Historical Essay: The Balkan Crisis in 1990's

in #education5 years ago (edited)

Historical Background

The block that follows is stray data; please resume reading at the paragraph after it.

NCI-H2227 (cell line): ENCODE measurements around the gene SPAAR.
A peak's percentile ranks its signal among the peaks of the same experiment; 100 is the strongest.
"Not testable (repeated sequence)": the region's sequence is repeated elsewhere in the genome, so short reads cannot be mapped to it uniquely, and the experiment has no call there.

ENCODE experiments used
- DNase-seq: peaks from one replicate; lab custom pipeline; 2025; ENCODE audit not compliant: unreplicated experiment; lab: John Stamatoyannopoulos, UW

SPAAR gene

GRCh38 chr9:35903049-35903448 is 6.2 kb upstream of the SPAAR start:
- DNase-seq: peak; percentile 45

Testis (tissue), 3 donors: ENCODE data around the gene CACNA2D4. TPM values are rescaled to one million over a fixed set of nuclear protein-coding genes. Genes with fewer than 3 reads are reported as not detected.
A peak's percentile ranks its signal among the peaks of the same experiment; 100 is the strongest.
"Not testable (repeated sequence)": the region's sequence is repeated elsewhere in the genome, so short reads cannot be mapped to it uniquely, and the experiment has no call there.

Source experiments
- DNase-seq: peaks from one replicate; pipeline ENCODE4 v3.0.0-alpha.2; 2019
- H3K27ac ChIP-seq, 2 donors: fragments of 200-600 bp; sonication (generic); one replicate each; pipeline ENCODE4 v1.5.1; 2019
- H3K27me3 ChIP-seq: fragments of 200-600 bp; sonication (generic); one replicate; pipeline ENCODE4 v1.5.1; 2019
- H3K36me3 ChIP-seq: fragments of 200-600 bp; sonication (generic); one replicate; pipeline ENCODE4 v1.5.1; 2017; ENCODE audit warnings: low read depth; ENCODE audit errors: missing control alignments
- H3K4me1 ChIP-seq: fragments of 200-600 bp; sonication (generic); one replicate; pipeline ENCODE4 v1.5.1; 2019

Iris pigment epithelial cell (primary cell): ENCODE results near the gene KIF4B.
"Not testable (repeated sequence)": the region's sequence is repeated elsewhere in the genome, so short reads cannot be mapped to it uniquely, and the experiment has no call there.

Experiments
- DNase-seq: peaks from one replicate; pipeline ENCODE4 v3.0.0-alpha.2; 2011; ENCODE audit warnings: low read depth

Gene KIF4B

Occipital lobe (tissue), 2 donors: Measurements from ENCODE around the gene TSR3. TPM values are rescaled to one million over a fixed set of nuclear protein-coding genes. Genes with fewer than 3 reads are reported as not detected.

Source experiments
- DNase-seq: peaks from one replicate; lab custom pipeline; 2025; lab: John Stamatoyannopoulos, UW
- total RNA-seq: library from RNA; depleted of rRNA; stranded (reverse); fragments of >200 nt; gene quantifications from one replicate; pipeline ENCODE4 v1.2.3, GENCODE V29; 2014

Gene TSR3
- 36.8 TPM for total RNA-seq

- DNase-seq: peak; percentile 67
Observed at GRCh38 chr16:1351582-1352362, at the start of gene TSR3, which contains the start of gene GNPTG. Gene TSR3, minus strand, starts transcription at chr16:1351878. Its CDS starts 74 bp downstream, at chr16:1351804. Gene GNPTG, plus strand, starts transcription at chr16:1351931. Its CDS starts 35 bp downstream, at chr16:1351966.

The Balkan Crisis in 1990's started to sprang out with the factors of ethnic tension and nationalism in some sources but this seminar paper will start the study of the death of Josip Broz Tito accordingly it led to deep political and economic crisis and the disintegration of Yugoslavialong before. Yugoslavia's government struggled unsuccessfully to cope with a plunging economy and the re-emergence of local nationalism. The 165-member Central Committee of the Yugoslav Communist Party held an emergency session in October 1988 but could not find a solution to the problem. Two months later, the entire Yugoslavian cabinet resigned. In January 1989, the Communist Party voted to give up its power monopoly. Yugoslavia's breakup began in May 1991, when Croatia and Slovenia declared their independence from the Serbian-dominated central government in Belgrade.[1] Serbia wanted the Bosnia-Herzegovina redraw territorial boundaries; the Muslim president did not approve the offer instead held a referendumdeclaring their independence. On March 3, 1992 Bosnia-Herzegovina was independent. There was a rebellion among the Bosnian Serbs and an armed struggle broke out determining who were the ethnic tribes will control the country. Bosnian President Alija Izetbegovic wanted to turn Bosnia into a fundamentalist Islamic nation. Bosnia-Herzegovina was composed of 40 percent Muslims, 30 percent Serbs and 18 percent Croats. Although Bosnia's Muslims were in the majority with 2 million people, Bosnia's Serbian minority was better armed, receiving support from the neighboring Serbian army. Serbian militias, backed by the Serbian armed forces, took control of two-thirds of Bosnia. Afterward, the Bosnian Serbs launched a reign of terror against country's Muslim population.[2] Enforcing a policy of "ethnic cleansing," Bosnian Serbs set out to "purify" Bosnia by expelling Bosnian Muslims from the country. Bosnian Serb forces drove Muslims from their homes, subjecting them to mass rape, confinement in concentration camps and genocide.